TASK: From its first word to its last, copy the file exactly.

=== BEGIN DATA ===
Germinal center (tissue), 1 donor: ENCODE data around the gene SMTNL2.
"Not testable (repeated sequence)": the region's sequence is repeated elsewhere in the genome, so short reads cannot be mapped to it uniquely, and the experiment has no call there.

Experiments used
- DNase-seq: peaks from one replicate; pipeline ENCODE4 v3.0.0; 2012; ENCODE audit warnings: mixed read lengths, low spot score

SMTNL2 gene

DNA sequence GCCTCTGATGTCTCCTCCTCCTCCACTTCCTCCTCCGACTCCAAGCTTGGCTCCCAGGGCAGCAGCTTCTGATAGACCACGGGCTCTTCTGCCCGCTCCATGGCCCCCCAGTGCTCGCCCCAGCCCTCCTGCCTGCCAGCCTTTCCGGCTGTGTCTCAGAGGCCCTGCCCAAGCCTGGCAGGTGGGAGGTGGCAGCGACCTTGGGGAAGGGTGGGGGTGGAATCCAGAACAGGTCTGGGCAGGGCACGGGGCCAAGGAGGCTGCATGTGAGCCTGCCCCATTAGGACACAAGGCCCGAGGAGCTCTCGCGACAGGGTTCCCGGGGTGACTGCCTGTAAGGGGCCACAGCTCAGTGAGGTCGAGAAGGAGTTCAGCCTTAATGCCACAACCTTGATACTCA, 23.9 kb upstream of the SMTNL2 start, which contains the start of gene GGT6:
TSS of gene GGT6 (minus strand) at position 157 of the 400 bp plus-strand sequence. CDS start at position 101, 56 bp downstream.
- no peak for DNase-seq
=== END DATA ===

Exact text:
Germinal center (tissue), 1 donor: ENCODE data around the gene SMTNL2.
"Not testable (repeated sequence)": the region's sequence is repeated elsewhere in the genome, so short reads cannot be mapped to it uniquely, and the experiment has no call there.

Experiments used
- DNase-seq: peaks from one replicate; pipeline ENCODE4 v3.0.0; 2012; ENCODE audit warnings: mixed read lengths, low spot score

SMTNL2 gene

DNA sequence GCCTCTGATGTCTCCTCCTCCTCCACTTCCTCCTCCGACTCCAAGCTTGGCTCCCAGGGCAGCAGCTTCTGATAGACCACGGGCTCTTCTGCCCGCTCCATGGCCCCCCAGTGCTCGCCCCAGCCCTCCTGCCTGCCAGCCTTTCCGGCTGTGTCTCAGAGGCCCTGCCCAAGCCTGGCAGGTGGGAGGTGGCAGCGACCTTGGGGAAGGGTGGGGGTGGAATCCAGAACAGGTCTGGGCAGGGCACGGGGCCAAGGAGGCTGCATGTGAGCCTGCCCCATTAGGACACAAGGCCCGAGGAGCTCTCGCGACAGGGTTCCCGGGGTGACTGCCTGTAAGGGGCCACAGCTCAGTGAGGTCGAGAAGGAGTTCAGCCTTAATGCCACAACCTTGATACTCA, 23.9 kb upstream of the SMTNL2 start, which contains the start of gene GGT6:
TSS of gene GGT6 (minus strand) at position 157 of the 400 bp plus-strand sequence. CDS start at position 101, 56 bp downstream.
- no peak for DNase-seq